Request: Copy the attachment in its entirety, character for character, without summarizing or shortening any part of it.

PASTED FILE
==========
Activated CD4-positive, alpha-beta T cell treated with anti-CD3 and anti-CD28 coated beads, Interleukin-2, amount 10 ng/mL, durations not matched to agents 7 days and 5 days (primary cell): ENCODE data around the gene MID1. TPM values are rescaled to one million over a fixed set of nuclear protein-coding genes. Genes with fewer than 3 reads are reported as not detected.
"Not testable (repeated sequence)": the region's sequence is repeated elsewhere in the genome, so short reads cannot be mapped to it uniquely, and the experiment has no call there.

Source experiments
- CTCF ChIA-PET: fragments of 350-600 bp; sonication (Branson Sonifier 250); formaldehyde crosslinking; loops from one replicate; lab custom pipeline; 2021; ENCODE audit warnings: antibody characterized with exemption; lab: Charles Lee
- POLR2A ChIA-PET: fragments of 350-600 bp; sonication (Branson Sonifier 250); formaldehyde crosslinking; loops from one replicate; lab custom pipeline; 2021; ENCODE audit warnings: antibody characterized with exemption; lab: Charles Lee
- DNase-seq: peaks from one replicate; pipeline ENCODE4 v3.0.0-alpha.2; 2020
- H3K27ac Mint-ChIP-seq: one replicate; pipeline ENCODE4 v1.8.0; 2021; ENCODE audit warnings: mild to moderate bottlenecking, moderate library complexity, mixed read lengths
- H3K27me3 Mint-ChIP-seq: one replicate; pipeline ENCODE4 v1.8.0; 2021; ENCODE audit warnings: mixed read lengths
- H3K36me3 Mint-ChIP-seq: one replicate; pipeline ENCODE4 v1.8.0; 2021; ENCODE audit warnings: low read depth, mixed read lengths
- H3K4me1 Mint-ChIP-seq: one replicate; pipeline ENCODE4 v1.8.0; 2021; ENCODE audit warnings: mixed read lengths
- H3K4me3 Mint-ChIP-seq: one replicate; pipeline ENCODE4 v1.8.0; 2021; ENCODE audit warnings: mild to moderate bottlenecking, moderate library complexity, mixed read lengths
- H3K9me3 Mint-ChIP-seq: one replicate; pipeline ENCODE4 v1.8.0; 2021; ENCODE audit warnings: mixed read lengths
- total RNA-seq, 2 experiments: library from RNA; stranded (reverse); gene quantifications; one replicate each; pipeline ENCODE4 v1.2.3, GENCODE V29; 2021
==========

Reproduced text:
Activated CD4-positive, alpha-beta T cell treated with anti-CD3 and anti-CD28 coated beads, Interleukin-2, amount 10 ng/mL, durations not matched to agents 7 days and 5 days (primary cell): ENCODE data around the gene MID1. TPM values are rescaled to one million over a fixed set of nuclear protein-coding genes. Genes with fewer than 3 reads are reported as not detected.
"Not testable (repeated sequence)": the region's sequence is repeated elsewhere in the genome, so short reads cannot be mapped to it uniquely, and the experiment has no call there.

Source experiments
- CTCF ChIA-PET: fragments of 350-600 bp; sonication (Branson Sonifier 250); formaldehyde crosslinking; loops from one replicate; lab custom pipeline; 2021; ENCODE audit warnings: antibody characterized with exemption; lab: Charles Lee
- POLR2A ChIA-PET: fragments of 350-600 bp; sonication (Branson Sonifier 250); formaldehyde crosslinking; loops from one replicate; lab custom pipeline; 2021; ENCODE audit warnings: antibody characterized with exemption; lab: Charles Lee
- DNase-seq: peaks from one replicate; pipeline ENCODE4 v3.0.0-alpha.2; 2020
- H3K27ac Mint-ChIP-seq: one replicate; pipeline ENCODE4 v1.8.0; 2021; ENCODE audit warnings: mild to moderate bottlenecking, moderate library complexity, mixed read lengths
- H3K27me3 Mint-ChIP-seq: one replicate; pipeline ENCODE4 v1.8.0; 2021; ENCODE audit warnings: mixed read lengths
- H3K36me3 Mint-ChIP-seq: one replicate; pipeline ENCODE4 v1.8.0; 2021; ENCODE audit warnings: low read depth, mixed read lengths
- H3K4me1 Mint-ChIP-seq: one replicate; pipeline ENCODE4 v1.8.0; 2021; ENCODE audit warnings: mixed read lengths
- H3K4me3 Mint-ChIP-seq: one replicate; pipeline ENCODE4 v1.8.0; 2021; ENCODE audit warnings: mild to moderate bottlenecking, moderate library complexity, mixed read lengths
- H3K9me3 Mint-ChIP-seq: one replicate; pipeline ENCODE4 v1.8.0; 2021; ENCODE audit warnings: mixed read lengths
- total RNA-seq, 2 experiments: library from RNA; stranded (reverse); gene quantifications; one replicate each; pipeline ENCODE4 v1.2.3, GENCODE V29; 2021